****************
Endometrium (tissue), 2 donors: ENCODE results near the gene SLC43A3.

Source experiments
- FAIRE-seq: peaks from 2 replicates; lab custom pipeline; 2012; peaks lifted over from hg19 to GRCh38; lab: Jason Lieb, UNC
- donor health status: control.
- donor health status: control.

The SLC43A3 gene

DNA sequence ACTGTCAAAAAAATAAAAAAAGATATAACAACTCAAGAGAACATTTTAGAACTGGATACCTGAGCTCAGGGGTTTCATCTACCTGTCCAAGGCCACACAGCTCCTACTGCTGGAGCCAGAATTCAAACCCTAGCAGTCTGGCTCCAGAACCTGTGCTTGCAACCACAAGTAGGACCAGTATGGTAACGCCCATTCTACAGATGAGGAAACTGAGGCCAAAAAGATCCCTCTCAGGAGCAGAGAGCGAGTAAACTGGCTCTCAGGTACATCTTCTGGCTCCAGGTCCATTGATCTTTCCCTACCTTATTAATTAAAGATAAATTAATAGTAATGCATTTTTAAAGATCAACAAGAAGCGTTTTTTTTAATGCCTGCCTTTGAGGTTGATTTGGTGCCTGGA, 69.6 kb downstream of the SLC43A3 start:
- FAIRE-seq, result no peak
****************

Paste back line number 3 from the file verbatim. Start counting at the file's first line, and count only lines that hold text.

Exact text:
- FAIRE-seq: peaks from 2 replicates; lab custom pipeline; 2012; peaks lifted over from hg19 to GRCh38; lab: Jason Lieb, UNC